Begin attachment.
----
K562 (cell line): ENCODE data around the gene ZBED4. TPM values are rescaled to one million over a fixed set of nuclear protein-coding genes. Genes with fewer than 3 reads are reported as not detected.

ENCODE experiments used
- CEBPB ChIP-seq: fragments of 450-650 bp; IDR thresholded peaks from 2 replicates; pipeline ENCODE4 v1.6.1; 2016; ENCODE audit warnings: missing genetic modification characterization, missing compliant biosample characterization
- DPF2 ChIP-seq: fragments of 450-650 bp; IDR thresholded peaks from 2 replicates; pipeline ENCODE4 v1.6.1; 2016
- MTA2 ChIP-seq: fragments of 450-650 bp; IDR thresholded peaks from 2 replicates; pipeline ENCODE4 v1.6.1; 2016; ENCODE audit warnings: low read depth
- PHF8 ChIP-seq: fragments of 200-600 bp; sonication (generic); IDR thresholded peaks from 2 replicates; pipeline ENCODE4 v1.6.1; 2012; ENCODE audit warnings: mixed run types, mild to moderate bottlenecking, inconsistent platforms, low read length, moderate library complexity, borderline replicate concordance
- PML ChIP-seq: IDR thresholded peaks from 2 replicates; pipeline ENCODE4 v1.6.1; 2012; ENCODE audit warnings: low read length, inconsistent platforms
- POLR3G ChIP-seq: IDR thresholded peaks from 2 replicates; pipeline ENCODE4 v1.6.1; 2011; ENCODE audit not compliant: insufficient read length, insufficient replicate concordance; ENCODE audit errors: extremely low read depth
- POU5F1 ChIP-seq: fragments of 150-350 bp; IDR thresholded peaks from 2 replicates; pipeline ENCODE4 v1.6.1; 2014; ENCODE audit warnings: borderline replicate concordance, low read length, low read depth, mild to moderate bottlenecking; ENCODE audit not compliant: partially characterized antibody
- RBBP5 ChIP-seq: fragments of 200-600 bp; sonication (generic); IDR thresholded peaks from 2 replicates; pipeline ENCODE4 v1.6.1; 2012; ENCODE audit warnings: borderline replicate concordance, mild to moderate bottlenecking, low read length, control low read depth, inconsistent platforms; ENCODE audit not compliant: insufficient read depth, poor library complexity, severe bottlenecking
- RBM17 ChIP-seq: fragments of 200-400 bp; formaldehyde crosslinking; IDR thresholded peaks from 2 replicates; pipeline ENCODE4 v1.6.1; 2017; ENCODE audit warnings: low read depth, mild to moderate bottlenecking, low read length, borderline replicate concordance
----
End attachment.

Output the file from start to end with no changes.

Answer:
K562 (cell line): ENCODE data around the gene ZBED4. TPM values are rescaled to one million over a fixed set of nuclear protein-coding genes. Genes with fewer than 3 reads are reported as not detected.

ENCODE experiments used
- CEBPB ChIP-seq: fragments of 450-650 bp; IDR thresholded peaks from 2 replicates; pipeline ENCODE4 v1.6.1; 2016; ENCODE audit warnings: missing genetic modification characterization, missing compliant biosample characterization
- DPF2 ChIP-seq: fragments of 450-650 bp; IDR thresholded peaks from 2 replicates; pipeline ENCODE4 v1.6.1; 2016
- MTA2 ChIP-seq: fragments of 450-650 bp; IDR thresholded peaks from 2 replicates; pipeline ENCODE4 v1.6.1; 2016; ENCODE audit warnings: low read depth
- PHF8 ChIP-seq: fragments of 200-600 bp; sonication (generic); IDR thresholded peaks from 2 replicates; pipeline ENCODE4 v1.6.1; 2012; ENCODE audit warnings: mixed run types, mild to moderate bottlenecking, inconsistent platforms, low read length, moderate library complexity, borderline replicate concordance
- PML ChIP-seq: IDR thresholded peaks from 2 replicates; pipeline ENCODE4 v1.6.1; 2012; ENCODE audit warnings: low read length, inconsistent platforms
- POLR3G ChIP-seq: IDR thresholded peaks from 2 replicates; pipeline ENCODE4 v1.6.1; 2011; ENCODE audit not compliant: insufficient read length, insufficient replicate concordance; ENCODE audit errors: extremely low read depth
- POU5F1 ChIP-seq: fragments of 150-350 bp; IDR thresholded peaks from 2 replicates; pipeline ENCODE4 v1.6.1; 2014; ENCODE audit warnings: borderline replicate concordance, low read length, low read depth, mild to moderate bottlenecking; ENCODE audit not compliant: partially characterized antibody
- RBBP5 ChIP-seq: fragments of 200-600 bp; sonication (generic); IDR thresholded peaks from 2 replicates; pipeline ENCODE4 v1.6.1; 2012; ENCODE audit warnings: borderline replicate concordance, mild to moderate bottlenecking, low read length, control low read depth, inconsistent platforms; ENCODE audit not compliant: insufficient read depth, poor library complexity, severe bottlenecking
- RBM17 ChIP-seq: fragments of 200-400 bp; formaldehyde crosslinking; IDR thresholded peaks from 2 replicates; pipeline ENCODE4 v1.6.1; 2017; ENCODE audit warnings: low read depth, mild to moderate bottlenecking, low read length, borderline replicate concordance